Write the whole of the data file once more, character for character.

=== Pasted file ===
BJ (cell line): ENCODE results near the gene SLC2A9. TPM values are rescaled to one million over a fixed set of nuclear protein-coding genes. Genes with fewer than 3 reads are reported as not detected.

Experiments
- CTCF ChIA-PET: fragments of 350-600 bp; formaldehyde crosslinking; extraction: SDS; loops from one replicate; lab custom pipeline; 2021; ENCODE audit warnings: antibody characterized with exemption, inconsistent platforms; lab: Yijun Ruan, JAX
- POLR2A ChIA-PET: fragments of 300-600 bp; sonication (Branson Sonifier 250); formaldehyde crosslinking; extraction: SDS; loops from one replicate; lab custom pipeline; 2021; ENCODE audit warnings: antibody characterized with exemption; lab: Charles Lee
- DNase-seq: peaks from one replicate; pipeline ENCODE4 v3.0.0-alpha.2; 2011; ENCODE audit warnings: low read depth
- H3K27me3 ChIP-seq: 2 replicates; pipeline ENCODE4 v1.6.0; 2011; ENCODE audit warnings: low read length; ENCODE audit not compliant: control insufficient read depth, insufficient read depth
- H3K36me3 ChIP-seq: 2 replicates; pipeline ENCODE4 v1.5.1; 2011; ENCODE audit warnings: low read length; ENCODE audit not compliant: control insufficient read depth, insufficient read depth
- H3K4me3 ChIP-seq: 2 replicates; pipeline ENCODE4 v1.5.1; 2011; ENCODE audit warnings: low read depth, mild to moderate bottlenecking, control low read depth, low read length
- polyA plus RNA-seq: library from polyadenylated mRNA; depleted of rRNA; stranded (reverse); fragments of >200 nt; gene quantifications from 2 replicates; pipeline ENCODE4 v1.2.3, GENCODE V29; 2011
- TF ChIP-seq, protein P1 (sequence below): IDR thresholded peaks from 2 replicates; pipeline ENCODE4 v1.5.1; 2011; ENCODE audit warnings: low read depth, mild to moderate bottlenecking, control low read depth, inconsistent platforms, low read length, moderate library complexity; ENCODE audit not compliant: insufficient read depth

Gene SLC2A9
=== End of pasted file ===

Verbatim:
BJ (cell line): ENCODE results near the gene SLC2A9. TPM values are rescaled to one million over a fixed set of nuclear protein-coding genes. Genes with fewer than 3 reads are reported as not detected.

Experiments
- CTCF ChIA-PET: fragments of 350-600 bp; formaldehyde crosslinking; extraction: SDS; loops from one replicate; lab custom pipeline; 2021; ENCODE audit warnings: antibody characterized with exemption, inconsistent platforms; lab: Yijun Ruan, JAX
- POLR2A ChIA-PET: fragments of 300-600 bp; sonication (Branson Sonifier 250); formaldehyde crosslinking; extraction: SDS; loops from one replicate; lab custom pipeline; 2021; ENCODE audit warnings: antibody characterized with exemption; lab: Charles Lee
- DNase-seq: peaks from one replicate; pipeline ENCODE4 v3.0.0-alpha.2; 2011; ENCODE audit warnings: low read depth
- H3K27me3 ChIP-seq: 2 replicates; pipeline ENCODE4 v1.6.0; 2011; ENCODE audit warnings: low read length; ENCODE audit not compliant: control insufficient read depth, insufficient read depth
- H3K36me3 ChIP-seq: 2 replicates; pipeline ENCODE4 v1.5.1; 2011; ENCODE audit warnings: low read length; ENCODE audit not compliant: control insufficient read depth, insufficient read depth
- H3K4me3 ChIP-seq: 2 replicates; pipeline ENCODE4 v1.5.1; 2011; ENCODE audit warnings: low read depth, mild to moderate bottlenecking, control low read depth, low read length
- polyA plus RNA-seq: library from polyadenylated mRNA; depleted of rRNA; stranded (reverse); fragments of >200 nt; gene quantifications from 2 replicates; pipeline ENCODE4 v1.2.3, GENCODE V29; 2011
- TF ChIP-seq, protein P1 (sequence below): IDR thresholded peaks from 2 replicates; pipeline ENCODE4 v1.5.1; 2011; ENCODE audit warnings: low read depth, mild to moderate bottlenecking, control low read depth, inconsistent platforms, low read length, moderate library complexity; ENCODE audit not compliant: insufficient read depth

Gene SLC2A9